January 2019 – Construction to replace the southbound lanes of Interstate 95 between Columbia and Allegheny avenues (Section GR4) is underway with crews focused this winter on reconstruction at the southern half of the old southbound viaduct that supported I-95 between Palmer Street in Fishtown and Ann Street in Port Richmond.
Three lanes of southbound traffic were shifted onto the rebuilt northbound lanes near Allegheny Avenue in late 2018, removing traffic from much of the viaduct, although a section of the structure remains in place for continued access to the off-ramp.
Southbound I-95 traffic heading for the Girard Avenue Interchange is exiting the interstate by using a dedicated ramp lane on the old viaduct until this fall (left), when the off-ramp will be closed for reconstruction as part of the replacement of the northern half of the viaduct. The Girard Avenue on-ramp to southbound I-95 from Aramingo Avenue will remain open during the entirety of GR4 construction.
Crews have taken down the old superstructure at the southern end between Ann Street and Cumberland Street, cutting the concrete deck into manageable segments and trucking it to a disposal site at ground level. Workers will continue taking down the support piers for this section of the structure and continue building support columns for the new structure this winter (top photo).
This fall, the northern section of the viaduct between Cumberland and Ann streets — which carries the southbound off-ramp — will be taken down along with its support columns (right). (A number of columns for the new, northern section of the new viaduct have already been constructed.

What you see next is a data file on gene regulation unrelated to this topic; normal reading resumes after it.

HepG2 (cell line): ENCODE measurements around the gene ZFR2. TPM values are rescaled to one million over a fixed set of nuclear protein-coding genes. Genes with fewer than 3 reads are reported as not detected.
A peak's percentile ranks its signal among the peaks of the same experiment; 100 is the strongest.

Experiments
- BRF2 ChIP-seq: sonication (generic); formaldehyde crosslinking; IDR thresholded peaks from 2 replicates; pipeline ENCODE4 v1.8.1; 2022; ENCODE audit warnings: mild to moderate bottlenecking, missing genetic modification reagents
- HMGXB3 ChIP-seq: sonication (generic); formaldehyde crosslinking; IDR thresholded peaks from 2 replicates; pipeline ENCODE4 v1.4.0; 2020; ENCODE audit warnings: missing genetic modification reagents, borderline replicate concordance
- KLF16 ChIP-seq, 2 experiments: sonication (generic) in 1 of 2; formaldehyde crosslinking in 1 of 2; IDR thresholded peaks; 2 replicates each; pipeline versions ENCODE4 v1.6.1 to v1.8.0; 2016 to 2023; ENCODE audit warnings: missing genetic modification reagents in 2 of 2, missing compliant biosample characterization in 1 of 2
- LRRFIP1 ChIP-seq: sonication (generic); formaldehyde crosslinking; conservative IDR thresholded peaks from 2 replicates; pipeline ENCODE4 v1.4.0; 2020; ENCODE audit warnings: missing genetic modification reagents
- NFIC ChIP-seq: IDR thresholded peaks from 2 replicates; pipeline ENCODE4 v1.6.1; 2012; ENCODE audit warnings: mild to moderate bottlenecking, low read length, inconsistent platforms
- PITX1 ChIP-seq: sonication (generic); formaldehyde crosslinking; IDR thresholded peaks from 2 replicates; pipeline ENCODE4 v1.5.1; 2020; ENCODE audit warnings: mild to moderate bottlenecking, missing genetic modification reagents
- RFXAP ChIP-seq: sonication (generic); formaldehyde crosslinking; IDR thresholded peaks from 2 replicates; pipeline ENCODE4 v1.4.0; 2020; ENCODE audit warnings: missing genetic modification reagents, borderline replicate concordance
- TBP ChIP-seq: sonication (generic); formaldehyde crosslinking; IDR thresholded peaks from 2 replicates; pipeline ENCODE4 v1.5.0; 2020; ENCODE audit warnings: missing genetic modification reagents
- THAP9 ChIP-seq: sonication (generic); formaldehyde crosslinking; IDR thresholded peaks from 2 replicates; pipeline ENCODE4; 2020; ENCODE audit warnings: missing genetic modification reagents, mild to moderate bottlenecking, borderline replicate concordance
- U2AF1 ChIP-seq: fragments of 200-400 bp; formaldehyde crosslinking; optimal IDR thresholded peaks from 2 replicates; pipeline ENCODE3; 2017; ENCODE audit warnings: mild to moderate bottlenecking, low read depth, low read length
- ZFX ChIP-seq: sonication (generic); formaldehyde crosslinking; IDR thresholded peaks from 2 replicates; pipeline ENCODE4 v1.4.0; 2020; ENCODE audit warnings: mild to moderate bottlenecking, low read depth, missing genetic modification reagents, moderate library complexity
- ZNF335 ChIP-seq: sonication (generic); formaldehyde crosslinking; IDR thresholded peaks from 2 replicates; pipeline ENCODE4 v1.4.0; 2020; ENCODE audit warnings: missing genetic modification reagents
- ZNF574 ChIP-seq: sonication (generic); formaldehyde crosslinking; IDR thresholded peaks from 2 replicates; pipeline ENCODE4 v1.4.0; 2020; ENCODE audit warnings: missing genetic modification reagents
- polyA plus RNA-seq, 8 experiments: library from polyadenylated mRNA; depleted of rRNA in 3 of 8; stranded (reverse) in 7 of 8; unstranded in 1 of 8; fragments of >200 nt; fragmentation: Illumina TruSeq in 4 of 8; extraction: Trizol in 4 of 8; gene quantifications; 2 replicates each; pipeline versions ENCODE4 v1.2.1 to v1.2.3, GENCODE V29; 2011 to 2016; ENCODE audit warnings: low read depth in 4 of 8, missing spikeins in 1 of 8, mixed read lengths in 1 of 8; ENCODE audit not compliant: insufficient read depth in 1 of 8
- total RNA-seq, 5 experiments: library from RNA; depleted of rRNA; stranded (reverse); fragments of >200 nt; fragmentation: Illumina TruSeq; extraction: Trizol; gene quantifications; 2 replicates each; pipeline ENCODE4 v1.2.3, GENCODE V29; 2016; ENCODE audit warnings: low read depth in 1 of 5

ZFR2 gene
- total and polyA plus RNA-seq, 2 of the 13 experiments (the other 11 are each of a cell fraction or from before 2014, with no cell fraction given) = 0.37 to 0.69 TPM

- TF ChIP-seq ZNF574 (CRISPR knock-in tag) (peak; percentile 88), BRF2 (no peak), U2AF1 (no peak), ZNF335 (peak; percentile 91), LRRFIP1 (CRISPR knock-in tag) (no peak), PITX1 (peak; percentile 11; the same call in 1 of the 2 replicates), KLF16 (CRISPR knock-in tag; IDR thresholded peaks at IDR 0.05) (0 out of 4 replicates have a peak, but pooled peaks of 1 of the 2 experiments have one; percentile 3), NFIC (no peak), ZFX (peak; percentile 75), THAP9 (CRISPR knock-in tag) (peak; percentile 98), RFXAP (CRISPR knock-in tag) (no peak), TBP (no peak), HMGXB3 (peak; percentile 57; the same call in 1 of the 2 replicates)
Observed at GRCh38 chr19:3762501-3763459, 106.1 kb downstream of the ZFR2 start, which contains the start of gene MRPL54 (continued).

During construction close to residential areas, PennDOT has been installing micropiles to support column foundations. Installing micropiles is a quieter but more labor intensive construction process that produces less vibration and noise than the traditional pile-driving that is used at other locations.
Construction also is underway to reconstruct the retaining wall that supports the embankment for the southbound Aramingo Avenue bridge over Girard Avenue to Delaware Avenue and the adjacent southbound on-ramp (above), both of which are being replaced.
In addition, crews continue installing the project’s stormwater management system of pipes and inlets across the sprawling work area (left).
Building the new southbound viaduct is expected to continue through 2021 at a construction cost of $312 million. The new structure will provide four southbound through lanes as well as a continuous on-off lane that will run between the Allegheny Avenue on-ramp and the Aramingo Avenue on-ramp at the Girard Avenue Interchange.
Other improvements under the GR4 project include reconstruction of the southbound I-95 pavement from the Allegheny Avenue south, and construction of noise barrier walls along southbound I-95 from Indiana Avenue to Palmer Street and along the southbound on-ramp from Aramingo Avenue. The project also includes installation of Intelligent Transportation Systems (ITS) components along I-95, U.S. 1 and U.S. 322 that will assist PennDOT and the City of Philadelphia with traffic and incident management on the region’s highways.
In addition, ongoing coordination with community groups through the I-95 Sustainable Action Committee (SAC) during the project’s design phase will deliver a number of quality-of-life improvements for those living near the interstate.
PennDOT is investing a significant share of the GR4 contract on improvements to Aramingo Avenue in the vicinity of the interchange, and upgrading the areas adjacent to and beneath I-95.
New sidewalks will be built on Aramingo Avenue Avenue between York and Cumberland streets; pedestrian-friendly LED lighting will be installed under sections of the new southbound and northbound viaducts; a multi-use trail will be built beneath and adjacent to the interstate; thematic form liners will be used to decorate wall surfaces on the viaduct’s abutments (above); and an expansive storm water management park will be constructed within the interchange and beneath I-95.
The new and improved southbound I-95 will connect to a 1,200 foot-segment of I-95 that was reconstructed in 2013-2015 under the $39.3 million GR2 contract.